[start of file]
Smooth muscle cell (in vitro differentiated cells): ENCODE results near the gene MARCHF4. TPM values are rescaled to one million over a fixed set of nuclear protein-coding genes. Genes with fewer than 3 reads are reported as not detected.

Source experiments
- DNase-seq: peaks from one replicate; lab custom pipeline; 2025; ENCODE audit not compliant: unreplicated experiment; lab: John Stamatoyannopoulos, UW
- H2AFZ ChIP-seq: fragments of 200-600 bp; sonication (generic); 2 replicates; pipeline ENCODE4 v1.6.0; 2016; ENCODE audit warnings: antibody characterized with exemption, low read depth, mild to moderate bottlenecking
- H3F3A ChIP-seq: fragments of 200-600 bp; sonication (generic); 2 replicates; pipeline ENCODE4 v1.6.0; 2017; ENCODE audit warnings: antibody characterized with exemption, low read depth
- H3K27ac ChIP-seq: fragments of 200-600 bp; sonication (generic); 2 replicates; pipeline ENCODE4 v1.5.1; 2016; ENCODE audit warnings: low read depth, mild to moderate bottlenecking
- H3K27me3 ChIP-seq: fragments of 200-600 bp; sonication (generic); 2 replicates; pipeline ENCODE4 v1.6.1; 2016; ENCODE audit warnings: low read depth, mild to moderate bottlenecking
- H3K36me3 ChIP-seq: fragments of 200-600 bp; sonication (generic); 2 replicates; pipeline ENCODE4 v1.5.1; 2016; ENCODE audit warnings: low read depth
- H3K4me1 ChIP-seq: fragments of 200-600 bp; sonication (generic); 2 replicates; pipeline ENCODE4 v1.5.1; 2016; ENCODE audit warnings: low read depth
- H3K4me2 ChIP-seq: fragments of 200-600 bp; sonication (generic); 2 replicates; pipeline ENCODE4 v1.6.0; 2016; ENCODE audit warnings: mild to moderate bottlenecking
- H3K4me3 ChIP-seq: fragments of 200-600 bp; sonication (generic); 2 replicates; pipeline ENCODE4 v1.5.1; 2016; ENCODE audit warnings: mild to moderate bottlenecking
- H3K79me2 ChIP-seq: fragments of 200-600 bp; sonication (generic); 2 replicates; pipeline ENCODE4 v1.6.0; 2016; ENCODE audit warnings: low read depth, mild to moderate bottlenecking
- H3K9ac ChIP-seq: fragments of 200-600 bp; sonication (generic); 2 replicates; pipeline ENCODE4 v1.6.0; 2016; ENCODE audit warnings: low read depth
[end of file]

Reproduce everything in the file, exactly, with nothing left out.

Smooth muscle cell (in vitro differentiated cells): ENCODE results near the gene MARCHF4. TPM values are rescaled to one million over a fixed set of nuclear protein-coding genes. Genes with fewer than 3 reads are reported as not detected.

Source experiments
- DNase-seq: peaks from one replicate; lab custom pipeline; 2025; ENCODE audit not compliant: unreplicated experiment; lab: John Stamatoyannopoulos, UW
- H2AFZ ChIP-seq: fragments of 200-600 bp; sonication (generic); 2 replicates; pipeline ENCODE4 v1.6.0; 2016; ENCODE audit warnings: antibody characterized with exemption, low read depth, mild to moderate bottlenecking
- H3F3A ChIP-seq: fragments of 200-600 bp; sonication (generic); 2 replicates; pipeline ENCODE4 v1.6.0; 2017; ENCODE audit warnings: antibody characterized with exemption, low read depth
- H3K27ac ChIP-seq: fragments of 200-600 bp; sonication (generic); 2 replicates; pipeline ENCODE4 v1.5.1; 2016; ENCODE audit warnings: low read depth, mild to moderate bottlenecking
- H3K27me3 ChIP-seq: fragments of 200-600 bp; sonication (generic); 2 replicates; pipeline ENCODE4 v1.6.1; 2016; ENCODE audit warnings: low read depth, mild to moderate bottlenecking
- H3K36me3 ChIP-seq: fragments of 200-600 bp; sonication (generic); 2 replicates; pipeline ENCODE4 v1.5.1; 2016; ENCODE audit warnings: low read depth
- H3K4me1 ChIP-seq: fragments of 200-600 bp; sonication (generic); 2 replicates; pipeline ENCODE4 v1.5.1; 2016; ENCODE audit warnings: low read depth
- H3K4me2 ChIP-seq: fragments of 200-600 bp; sonication (generic); 2 replicates; pipeline ENCODE4 v1.6.0; 2016; ENCODE audit warnings: mild to moderate bottlenecking
- H3K4me3 ChIP-seq: fragments of 200-600 bp; sonication (generic); 2 replicates; pipeline ENCODE4 v1.5.1; 2016; ENCODE audit warnings: mild to moderate bottlenecking
- H3K79me2 ChIP-seq: fragments of 200-600 bp; sonication (generic); 2 replicates; pipeline ENCODE4 v1.6.0; 2016; ENCODE audit warnings: low read depth, mild to moderate bottlenecking
- H3K9ac ChIP-seq: fragments of 200-600 bp; sonication (generic); 2 replicates; pipeline ENCODE4 v1.6.0; 2016; ENCODE audit warnings: low read depth